SentinelLabs recently found five security flaws in Dell’s dbutil_2_3.sys firmware update driver, affecting millions of the company’s laptops, tablets, and notebooks.
The faulty firmware driver is responsible for updates through the Dell BIOS Utility and has come pre-installed on most Dell machines running Windows since 2009.
“This driver file may have been installed on your Dell Windows operating system when you used firmware update utility packages, Dell Command Update, Dell Update, Alienware Update, Dell System Inventory Agent, or Dell Platform Tags, including when using any Dell notification solution to update drivers, BIOS, or firmware for your system,” Dell stated.
The vulnerability could allow attackers to escalate privileges from a non-administrator user to kernel mode privileges.
This could lead also lead to denial of service, or information disclosure.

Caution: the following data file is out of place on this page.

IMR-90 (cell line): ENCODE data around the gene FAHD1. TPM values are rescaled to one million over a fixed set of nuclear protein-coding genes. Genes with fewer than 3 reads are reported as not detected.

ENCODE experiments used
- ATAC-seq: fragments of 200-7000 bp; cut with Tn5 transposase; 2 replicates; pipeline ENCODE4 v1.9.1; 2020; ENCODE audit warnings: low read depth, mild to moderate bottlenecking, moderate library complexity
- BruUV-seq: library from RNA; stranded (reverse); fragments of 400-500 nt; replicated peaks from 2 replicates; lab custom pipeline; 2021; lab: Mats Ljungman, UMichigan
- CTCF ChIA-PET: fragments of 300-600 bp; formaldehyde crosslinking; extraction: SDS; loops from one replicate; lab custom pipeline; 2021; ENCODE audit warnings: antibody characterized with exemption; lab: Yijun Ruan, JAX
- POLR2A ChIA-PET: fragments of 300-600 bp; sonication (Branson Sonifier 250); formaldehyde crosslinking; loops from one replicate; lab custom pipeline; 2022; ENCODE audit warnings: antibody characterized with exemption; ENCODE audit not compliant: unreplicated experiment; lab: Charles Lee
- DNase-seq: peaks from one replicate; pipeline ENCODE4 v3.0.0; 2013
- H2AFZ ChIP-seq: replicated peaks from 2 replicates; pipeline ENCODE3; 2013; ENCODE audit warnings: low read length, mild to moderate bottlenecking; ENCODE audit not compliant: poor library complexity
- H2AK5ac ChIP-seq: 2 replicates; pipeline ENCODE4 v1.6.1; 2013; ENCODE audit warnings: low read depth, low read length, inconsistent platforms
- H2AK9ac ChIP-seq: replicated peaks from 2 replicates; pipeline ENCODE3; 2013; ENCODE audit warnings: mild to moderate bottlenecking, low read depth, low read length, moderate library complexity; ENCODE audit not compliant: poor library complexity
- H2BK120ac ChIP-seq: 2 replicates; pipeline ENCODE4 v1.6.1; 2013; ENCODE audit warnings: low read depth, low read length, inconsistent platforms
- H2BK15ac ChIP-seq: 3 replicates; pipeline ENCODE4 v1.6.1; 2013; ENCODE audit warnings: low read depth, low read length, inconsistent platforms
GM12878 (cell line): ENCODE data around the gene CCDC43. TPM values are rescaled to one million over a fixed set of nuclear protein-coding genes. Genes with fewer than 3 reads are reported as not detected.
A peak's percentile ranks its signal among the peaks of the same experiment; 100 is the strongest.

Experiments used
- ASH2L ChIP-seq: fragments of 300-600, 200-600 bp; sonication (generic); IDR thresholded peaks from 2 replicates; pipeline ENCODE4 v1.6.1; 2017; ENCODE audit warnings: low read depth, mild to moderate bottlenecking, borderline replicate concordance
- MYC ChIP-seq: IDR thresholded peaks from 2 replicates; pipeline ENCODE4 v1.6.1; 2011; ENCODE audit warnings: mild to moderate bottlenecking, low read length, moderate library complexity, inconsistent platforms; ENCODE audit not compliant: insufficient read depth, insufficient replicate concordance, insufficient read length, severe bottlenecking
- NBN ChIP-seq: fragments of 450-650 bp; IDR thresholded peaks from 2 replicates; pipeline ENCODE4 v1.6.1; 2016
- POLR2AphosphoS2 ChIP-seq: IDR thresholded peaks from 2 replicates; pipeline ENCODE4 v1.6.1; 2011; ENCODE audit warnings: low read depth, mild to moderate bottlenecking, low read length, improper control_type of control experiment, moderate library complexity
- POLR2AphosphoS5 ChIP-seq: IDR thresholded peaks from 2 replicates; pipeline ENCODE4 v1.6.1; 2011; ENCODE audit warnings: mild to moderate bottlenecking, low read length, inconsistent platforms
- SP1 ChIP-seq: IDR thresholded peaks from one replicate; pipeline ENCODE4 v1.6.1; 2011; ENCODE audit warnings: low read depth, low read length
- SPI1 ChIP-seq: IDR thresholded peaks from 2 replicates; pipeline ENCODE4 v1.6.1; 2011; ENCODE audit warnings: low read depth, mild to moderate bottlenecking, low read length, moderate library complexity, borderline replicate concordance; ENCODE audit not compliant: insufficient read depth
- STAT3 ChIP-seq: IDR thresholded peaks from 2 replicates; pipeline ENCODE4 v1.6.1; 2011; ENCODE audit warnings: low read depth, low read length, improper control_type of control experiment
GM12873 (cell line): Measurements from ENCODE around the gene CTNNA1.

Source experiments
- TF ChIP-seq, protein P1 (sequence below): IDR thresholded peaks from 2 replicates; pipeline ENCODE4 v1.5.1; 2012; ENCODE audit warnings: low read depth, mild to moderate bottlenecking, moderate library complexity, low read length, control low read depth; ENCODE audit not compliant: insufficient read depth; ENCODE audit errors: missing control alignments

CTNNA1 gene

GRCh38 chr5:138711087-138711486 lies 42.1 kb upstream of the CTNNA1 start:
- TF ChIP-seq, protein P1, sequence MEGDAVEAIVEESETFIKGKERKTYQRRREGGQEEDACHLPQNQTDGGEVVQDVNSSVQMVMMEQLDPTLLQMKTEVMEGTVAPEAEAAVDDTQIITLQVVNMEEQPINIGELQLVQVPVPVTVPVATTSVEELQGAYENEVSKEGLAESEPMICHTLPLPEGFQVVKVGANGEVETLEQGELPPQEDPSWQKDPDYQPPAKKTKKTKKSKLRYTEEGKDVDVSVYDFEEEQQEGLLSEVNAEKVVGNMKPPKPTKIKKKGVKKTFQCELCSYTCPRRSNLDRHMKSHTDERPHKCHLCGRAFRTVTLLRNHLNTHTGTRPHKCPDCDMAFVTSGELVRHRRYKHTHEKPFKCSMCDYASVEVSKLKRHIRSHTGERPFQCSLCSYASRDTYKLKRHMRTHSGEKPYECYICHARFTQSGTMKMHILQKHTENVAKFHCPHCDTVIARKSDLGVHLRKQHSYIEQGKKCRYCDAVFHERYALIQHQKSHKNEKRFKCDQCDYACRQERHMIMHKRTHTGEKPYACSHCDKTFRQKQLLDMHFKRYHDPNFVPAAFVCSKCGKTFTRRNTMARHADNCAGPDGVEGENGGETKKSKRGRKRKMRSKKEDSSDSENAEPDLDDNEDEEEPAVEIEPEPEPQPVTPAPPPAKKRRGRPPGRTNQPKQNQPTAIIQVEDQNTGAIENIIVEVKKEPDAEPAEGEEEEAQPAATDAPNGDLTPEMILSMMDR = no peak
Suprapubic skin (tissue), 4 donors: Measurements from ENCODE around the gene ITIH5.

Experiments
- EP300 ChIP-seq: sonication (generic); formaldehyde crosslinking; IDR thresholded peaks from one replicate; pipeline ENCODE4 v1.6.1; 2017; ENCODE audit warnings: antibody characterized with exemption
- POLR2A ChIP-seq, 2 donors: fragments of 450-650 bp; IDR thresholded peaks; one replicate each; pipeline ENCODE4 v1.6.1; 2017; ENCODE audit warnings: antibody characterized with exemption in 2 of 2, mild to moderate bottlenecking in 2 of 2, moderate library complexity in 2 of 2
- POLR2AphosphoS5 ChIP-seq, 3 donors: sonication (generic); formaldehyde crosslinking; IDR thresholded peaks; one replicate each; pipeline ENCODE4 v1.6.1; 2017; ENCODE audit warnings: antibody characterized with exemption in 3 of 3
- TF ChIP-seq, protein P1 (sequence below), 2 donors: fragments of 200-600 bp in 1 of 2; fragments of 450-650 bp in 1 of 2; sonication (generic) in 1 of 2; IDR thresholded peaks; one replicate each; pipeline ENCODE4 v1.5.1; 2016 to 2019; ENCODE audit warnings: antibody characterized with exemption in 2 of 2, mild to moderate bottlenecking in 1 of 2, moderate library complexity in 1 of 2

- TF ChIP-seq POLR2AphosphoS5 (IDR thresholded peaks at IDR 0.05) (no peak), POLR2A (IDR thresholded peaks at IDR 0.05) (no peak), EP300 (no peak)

Dell has allocated a single CVE (Common Vulnerabilities and Exposures) to the firmware driver flaws, which can be broken down into five different deficiencies:
- CVE-2021-21551: Local Elevation Of Privileges #1 – Memory corruption
- CVE-2021-21551: Local Elevation Of Privileges #2 – Memory corruption
- CVE-2021-21551: Local Elevation Of Privileges #3 – Lack of input validation
- CVE-2021-21551: Local Elevation Of Privileges #4 – Lack of input validation
- CVE-2021-21551: Denial Of Service – Code logic issue
According to Kasif Dekel at SentinelLabs, the immediate problem with the driver is that it accepts IOCTL (Input/Output Control) requests without any ACL requirements.
This means that it can be invoked by a person who does not have administrative privileges and it could be used to bypass security products.
Consequently, an attacker with access to an organisation’s network may also gain entry to local elevation of privilege.
The good news is that, despite being vulnerable for over a decade, there is currently no proof that the defective drivers have been actively exploited.
Dell was notified about the issue in December 2020, and the company collaborated with Microsoft to develop a new driver for Windows machines.
The company has since published an article addressing the vulnerabilities and offered a two-step remediation plan to help users with susceptible machines fix the issue.